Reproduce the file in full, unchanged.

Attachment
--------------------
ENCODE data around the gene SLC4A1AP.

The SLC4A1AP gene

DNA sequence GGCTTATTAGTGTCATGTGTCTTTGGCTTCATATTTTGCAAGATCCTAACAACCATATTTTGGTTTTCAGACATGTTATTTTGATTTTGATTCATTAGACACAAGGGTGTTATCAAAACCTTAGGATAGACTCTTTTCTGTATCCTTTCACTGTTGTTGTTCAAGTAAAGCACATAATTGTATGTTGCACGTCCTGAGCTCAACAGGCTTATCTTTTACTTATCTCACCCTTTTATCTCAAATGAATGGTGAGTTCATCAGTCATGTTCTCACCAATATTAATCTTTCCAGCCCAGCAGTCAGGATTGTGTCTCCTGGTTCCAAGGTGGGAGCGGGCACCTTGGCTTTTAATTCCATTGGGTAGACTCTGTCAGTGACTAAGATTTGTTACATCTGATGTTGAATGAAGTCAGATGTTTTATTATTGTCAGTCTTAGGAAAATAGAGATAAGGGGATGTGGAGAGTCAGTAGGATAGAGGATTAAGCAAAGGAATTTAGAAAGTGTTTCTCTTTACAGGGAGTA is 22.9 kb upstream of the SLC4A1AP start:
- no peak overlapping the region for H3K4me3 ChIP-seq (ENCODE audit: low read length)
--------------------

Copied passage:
ENCODE data around the gene SLC4A1AP.

The SLC4A1AP gene

DNA sequence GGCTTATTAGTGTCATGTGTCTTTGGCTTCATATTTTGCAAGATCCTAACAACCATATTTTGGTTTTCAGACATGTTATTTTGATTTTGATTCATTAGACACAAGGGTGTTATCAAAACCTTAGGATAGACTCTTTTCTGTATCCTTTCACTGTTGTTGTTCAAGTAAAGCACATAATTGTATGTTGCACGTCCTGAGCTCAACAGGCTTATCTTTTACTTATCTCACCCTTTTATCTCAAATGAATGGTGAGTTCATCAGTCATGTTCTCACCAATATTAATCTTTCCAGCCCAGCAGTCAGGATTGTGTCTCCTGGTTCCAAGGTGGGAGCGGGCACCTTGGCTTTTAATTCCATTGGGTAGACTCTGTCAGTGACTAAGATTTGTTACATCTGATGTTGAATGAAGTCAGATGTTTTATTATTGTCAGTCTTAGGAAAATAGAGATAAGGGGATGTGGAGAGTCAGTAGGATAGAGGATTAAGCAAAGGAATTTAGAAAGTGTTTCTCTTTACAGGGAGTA is 22.9 kb upstream of the SLC4A1AP start:
- no peak overlapping the region for H3K4me3 ChIP-seq (ENCODE audit: low read length)